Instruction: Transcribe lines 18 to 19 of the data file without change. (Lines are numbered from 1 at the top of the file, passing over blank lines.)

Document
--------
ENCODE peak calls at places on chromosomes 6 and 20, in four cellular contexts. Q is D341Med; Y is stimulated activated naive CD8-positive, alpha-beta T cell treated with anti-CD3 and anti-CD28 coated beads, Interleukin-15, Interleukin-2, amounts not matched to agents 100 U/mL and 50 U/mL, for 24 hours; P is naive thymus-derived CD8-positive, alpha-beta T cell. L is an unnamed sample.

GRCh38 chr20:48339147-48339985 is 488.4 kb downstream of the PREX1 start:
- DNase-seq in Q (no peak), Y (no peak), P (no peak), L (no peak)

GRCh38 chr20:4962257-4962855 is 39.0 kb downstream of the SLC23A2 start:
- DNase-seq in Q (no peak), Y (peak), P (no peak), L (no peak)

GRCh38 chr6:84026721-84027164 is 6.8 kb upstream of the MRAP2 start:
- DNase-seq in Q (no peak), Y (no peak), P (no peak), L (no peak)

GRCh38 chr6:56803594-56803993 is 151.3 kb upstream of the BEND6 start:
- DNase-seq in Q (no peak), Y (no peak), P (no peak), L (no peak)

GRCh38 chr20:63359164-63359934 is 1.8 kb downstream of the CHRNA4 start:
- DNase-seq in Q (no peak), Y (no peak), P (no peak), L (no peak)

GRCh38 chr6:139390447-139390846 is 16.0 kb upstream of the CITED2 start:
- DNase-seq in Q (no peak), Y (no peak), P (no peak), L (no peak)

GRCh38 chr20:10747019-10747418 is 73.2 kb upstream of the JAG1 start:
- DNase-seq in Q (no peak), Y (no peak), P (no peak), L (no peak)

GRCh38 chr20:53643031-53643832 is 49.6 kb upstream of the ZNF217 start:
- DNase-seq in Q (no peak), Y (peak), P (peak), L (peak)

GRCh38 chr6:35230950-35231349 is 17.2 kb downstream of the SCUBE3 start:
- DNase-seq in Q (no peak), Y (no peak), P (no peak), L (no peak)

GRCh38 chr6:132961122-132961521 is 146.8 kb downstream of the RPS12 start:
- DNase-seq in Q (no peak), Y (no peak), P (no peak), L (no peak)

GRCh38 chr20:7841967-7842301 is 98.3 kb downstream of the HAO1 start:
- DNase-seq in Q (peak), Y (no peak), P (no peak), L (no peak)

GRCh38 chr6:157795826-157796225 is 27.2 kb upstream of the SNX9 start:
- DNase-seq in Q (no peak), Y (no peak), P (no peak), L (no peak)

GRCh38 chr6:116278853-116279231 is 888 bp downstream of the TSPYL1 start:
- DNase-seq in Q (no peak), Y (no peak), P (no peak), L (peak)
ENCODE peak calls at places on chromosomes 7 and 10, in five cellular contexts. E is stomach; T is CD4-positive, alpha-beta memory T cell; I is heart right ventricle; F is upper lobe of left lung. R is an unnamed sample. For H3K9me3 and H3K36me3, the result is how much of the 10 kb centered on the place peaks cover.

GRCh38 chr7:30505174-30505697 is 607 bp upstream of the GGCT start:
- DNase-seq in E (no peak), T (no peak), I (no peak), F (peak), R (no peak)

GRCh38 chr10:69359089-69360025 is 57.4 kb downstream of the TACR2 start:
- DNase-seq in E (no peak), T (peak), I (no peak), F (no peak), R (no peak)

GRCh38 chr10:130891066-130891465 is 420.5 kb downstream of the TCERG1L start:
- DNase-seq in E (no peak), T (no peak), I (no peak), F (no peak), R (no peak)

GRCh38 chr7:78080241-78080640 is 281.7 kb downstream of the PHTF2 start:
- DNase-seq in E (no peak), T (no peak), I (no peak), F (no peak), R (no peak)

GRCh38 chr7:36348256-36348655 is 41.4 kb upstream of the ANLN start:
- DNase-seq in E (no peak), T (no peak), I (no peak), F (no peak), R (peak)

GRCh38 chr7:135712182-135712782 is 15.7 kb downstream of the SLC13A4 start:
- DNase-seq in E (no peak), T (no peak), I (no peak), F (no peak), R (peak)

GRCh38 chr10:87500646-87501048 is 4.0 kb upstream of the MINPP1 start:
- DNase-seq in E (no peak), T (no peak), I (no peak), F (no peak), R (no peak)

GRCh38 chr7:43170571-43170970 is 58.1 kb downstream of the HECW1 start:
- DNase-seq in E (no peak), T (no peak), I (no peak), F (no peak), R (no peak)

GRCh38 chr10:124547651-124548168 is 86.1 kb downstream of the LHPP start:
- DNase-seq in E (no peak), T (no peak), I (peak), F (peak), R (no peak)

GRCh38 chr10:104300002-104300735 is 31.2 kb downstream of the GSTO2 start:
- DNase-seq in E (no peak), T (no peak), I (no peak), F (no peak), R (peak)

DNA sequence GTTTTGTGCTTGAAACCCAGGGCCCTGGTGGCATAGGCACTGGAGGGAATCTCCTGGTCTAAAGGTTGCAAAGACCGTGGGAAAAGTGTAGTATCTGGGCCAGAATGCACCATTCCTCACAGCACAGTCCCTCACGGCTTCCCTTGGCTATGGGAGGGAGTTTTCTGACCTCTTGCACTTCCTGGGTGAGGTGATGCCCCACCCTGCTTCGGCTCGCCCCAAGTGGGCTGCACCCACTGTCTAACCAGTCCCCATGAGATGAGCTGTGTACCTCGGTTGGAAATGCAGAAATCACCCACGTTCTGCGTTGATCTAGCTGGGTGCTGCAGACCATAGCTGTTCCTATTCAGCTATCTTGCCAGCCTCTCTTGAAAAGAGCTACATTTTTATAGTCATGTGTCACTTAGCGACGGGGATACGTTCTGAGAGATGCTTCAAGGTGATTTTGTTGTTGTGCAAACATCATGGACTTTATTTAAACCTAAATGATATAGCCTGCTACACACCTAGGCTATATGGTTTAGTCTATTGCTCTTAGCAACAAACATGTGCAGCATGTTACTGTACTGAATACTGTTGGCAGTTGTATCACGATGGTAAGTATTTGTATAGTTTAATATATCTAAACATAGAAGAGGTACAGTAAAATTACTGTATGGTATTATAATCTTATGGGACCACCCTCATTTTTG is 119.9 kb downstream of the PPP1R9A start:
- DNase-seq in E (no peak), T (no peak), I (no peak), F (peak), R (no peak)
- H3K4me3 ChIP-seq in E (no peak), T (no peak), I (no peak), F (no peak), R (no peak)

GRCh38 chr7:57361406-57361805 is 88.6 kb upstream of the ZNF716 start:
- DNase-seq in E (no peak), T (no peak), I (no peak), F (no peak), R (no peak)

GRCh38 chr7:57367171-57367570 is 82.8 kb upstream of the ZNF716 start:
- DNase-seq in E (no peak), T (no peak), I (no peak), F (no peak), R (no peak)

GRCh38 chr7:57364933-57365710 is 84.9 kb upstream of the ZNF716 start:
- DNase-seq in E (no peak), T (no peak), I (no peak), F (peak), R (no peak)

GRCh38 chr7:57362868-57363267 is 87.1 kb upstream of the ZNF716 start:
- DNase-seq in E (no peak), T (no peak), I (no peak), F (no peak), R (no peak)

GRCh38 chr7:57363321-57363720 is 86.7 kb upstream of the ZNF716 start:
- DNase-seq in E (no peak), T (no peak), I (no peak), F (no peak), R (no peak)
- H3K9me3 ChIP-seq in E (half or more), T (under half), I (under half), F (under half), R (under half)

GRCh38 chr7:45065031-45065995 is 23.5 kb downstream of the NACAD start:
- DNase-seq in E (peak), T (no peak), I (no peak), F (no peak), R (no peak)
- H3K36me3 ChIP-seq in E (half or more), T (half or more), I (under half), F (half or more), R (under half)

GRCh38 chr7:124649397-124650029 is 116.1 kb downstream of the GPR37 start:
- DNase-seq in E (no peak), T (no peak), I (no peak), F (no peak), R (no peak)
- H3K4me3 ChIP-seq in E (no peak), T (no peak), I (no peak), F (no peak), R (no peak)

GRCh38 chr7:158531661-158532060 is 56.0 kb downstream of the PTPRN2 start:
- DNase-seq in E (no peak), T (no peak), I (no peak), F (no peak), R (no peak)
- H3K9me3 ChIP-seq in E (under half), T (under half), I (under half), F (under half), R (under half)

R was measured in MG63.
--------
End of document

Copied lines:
GRCh38 chr6:35230950-35231349 is 17.2 kb downstream of the SCUBE3 start:
- DNase-seq in Q (no peak), Y (no peak), P (no peak), L (no peak)